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Vol. LXVI, No. 1
January 3, 2014
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Gut Reactions
Beyond Digestive Issues: Can Probiotics Boost Our Immune System?

On the front page...

Dr. Patricia Hibberd (l) of Harvard chats with NCCAM’s Dr. Jack Killen prior to her lecture.

Dr. Patricia Hibberd (l) of Harvard chats with NCCAM’s Dr. Jack Killen prior to her lecture.

In recent years, an increasingly wide variety of probiotics have sprung up on store shelves among the bottles of dietary supplements. They’ve also invaded our foods, from yogurt to pickles. Where did probiotics come from? Might they really have immune defense properties? Are they safe?

“It’s getting hard to avoid them,” said Dr. Patricia Hibberd, professor of pediatrics at Harvard Medical School and chief of the division of global health in the pediatric department at Massachusetts General Hospital, speaking at a recent NCCAM lecture. “They’re in chocolate…cookies, sauerkraut, special teas and most recently in bread.”

Continued...

Probiotics are live microorganisms. When administered in adequate amounts, they presumably confer a health benefit on the host. They are often associated with promoting gastrointestinal health, alleviating such digestive issues as diarrhea, irritable bowel syndrome and ulcerative colitis. Newer trials are looking at their effects on the immune system, from relieving allergies to eradicating antimicrobial-resistant organisms.

The first rumblings of probiotics came more than a century ago when Russian biologist Ilya Mechnikov gave fermented dairy products to Bulgarian peasants. From this experiment, Mechnikov, who won the Nobel Prize in 1908 for his work on immunity, found health properties from the intake of lactic acid bacteria. All those years ago, he recognized that microbes in food helped change flora in the body and inserted good bacteria into the gut.

The term probiotics occasionally popped up in the literature over the last century but the field really took shape over the past decade. Yet despite the more than 100 probiotics-related research trials per year, many questions remain unanswered, particularly about their long-term safety. Meanwhile, millions of people take probiotics every day, said Hibberd.

Hibberd said studies are needed in animals, humans, in vitro and in simulation to understand the host and microbe response to probiotics.

Hibberd said studies are needed in animals, humans, in vitro and in simulation to understand the host and microbe response to probiotics.

Photos: Ernie Branson

“What was such a simple concept before 2008—take a probiotic, get a beneficial effect, feel better—now has become a highly complex proposition,” she said. Hibberd said studies are needed in animals, humans, in vitro and in simulation to understand the host and microbe response to probiotics.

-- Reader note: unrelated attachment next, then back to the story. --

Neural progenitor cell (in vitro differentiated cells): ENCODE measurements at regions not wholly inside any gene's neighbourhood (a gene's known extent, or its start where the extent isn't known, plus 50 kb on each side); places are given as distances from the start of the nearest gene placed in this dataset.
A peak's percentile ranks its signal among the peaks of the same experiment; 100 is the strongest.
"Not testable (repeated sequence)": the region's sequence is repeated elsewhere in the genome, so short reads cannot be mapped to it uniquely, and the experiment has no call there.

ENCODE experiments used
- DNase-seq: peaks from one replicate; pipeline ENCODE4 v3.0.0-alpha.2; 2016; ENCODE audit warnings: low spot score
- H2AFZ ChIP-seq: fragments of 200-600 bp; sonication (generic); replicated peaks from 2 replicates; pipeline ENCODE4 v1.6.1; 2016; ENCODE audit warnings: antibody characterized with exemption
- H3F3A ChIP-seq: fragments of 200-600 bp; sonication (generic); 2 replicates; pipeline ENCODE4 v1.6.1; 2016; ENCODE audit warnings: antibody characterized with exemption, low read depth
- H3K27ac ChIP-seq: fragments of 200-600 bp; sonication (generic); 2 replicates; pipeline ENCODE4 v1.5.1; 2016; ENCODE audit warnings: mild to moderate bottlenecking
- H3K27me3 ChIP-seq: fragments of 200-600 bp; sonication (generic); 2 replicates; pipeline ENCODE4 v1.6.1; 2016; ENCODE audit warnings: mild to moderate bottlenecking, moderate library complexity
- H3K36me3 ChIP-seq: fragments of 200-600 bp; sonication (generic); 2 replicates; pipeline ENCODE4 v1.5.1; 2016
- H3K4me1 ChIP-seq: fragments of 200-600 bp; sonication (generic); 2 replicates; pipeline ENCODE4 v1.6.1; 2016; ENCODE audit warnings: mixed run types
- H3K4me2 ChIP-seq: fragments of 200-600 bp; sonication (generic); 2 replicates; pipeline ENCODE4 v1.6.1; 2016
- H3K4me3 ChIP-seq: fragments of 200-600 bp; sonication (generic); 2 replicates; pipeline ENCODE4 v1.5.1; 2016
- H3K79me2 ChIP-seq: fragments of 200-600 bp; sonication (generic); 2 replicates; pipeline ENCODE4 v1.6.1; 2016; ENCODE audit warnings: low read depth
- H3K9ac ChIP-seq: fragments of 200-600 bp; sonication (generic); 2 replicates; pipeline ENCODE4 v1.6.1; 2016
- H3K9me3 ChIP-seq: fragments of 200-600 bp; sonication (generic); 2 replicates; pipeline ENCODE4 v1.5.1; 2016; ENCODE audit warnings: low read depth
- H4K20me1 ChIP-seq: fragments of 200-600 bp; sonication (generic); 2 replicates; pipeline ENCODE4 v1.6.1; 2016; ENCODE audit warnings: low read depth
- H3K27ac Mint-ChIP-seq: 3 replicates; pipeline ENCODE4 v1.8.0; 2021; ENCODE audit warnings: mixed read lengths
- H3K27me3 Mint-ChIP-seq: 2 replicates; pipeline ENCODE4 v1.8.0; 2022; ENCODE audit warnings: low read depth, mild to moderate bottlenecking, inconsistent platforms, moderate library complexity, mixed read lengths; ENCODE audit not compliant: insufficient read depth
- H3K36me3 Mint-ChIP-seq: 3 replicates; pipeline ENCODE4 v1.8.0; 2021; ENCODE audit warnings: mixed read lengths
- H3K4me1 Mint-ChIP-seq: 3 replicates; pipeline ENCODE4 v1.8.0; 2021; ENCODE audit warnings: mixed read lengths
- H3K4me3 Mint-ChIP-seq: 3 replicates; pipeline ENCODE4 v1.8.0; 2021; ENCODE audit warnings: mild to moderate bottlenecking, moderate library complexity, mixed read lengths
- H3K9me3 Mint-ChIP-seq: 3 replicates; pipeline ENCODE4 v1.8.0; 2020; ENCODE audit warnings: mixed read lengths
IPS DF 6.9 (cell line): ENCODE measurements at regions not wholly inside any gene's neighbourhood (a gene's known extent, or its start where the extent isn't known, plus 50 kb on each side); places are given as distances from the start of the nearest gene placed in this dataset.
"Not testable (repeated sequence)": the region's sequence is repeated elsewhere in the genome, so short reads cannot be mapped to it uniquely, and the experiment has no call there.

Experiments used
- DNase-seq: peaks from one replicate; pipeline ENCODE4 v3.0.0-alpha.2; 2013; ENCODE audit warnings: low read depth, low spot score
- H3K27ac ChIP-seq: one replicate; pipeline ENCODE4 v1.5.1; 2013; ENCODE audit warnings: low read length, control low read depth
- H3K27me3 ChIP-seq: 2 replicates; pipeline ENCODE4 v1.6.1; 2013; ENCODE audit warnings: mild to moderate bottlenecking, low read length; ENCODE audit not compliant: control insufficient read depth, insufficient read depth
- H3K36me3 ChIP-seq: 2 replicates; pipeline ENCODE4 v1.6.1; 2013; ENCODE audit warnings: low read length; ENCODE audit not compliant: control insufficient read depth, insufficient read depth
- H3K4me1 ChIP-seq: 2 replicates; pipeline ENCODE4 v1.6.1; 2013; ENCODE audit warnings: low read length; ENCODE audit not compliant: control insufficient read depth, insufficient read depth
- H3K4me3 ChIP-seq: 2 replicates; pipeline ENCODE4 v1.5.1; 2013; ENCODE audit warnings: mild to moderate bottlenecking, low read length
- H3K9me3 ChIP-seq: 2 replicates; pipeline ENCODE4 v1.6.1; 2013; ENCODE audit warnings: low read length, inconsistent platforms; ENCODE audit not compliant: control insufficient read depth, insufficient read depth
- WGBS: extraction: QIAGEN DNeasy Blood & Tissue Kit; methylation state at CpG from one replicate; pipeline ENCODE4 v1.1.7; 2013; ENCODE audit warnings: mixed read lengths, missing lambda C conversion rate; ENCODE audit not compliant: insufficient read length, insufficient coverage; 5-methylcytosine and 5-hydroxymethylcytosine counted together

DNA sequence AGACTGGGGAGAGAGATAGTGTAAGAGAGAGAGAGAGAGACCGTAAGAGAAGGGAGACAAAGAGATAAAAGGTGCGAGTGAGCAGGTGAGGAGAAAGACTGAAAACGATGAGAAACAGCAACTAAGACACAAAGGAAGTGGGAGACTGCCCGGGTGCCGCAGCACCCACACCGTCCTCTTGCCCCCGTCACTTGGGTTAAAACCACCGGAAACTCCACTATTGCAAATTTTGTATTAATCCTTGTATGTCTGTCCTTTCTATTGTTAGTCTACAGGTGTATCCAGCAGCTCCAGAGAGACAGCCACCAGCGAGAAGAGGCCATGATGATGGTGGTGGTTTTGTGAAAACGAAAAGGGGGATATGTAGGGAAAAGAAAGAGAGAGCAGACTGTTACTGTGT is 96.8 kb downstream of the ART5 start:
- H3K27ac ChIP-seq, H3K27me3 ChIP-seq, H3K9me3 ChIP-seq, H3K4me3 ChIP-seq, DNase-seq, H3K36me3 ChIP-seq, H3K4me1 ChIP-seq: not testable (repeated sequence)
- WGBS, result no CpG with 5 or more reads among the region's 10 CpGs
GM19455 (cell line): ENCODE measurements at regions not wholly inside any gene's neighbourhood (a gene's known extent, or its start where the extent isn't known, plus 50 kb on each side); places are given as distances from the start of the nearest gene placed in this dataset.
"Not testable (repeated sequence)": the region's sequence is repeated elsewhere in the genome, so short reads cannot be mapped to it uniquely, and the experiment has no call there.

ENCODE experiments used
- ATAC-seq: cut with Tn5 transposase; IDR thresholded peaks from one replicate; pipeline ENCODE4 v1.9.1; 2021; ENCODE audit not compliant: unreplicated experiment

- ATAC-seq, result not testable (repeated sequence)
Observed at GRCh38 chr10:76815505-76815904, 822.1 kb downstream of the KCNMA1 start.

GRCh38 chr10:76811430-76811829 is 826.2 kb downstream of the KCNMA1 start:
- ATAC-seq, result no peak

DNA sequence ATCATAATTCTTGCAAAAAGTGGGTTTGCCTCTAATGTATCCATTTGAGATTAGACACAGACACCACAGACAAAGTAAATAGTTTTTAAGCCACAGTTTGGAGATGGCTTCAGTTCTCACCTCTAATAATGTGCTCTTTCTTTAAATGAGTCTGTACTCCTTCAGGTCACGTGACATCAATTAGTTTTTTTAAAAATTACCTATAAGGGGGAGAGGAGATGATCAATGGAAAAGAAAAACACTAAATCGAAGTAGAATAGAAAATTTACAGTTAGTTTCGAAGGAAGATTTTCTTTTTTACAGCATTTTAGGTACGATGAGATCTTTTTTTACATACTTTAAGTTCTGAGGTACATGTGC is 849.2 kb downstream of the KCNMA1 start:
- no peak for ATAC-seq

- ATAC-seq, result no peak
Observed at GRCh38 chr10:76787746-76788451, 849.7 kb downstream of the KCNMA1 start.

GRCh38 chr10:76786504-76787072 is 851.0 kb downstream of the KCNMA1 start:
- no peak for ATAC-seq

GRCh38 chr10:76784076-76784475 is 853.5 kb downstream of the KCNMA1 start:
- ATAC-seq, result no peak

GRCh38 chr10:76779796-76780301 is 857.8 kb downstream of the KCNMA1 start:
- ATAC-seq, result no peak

As scientists continue to study the microbiome, we’re learning more about the microbial community living on and in us. Hibberd said probiotics might be beneficial by inserting good bacteria into our GI tract. But with so many kinds of organisms throughout the body, probiotic functions may vary in different parts of the body.

“Probiotics are not going to do the same thing in everybody, certainly in terms of altering organisms present in the GI tract,” she said, “but they may have similar effects based on function.”

Hibberd is researching the potential for probiotics to improve immune response in the elderly. Preliminary studies show the common probiotic Lactobacillus GG (LGG) boosts the immune response to mucosally administered vaccines. In a current study, Hibberd and her lab partners administered LGG to adults over age 65 to observe whether it would improve their response to the flu vaccine. They are in the early stages of analysis of the microbiome and immune response of study subjects. But they have already found some interesting results on the transcription profile of LGG in subjects receiving the probiotic.

The goal of their research, she said, “is to prevent, treat, mitigate or cure infectious diseases at the extremes of age or [given] immune compromise.”

Other population studies have shown probiotics may have a large impact if they’re introduced in the first 3 years of a child’s life, she said, but further study is needed. So much affects what colonizes the GI tract in children—the mother, birth process, feeding, antibiotic exposure—and these variables must be taken into account during studies of probiotic effects.

“Probiotics may have effects we’re not even thinking about,” she said. “We do need to think beyond the positive beneficial effects so many people are focused on, in part because of the definition of probiotics.” Such studies will not only involve the ability of probiotics to prevent or treat disease but also help determine which population groups might best respond to them.

Current and future research into probiotics will require looking at the potential for improving immune response while evaluating their long-term safety. “Since 2001, when probiotics were such a simple concept, enthusiasm has persisted but the scientific basis and mechanism studies still lag,” Hibberd said. This remains an emerging field with many unanswered questions. It will take a multidisciplinary approach, she said, “to figure out whether probiotics are hype or reality.”


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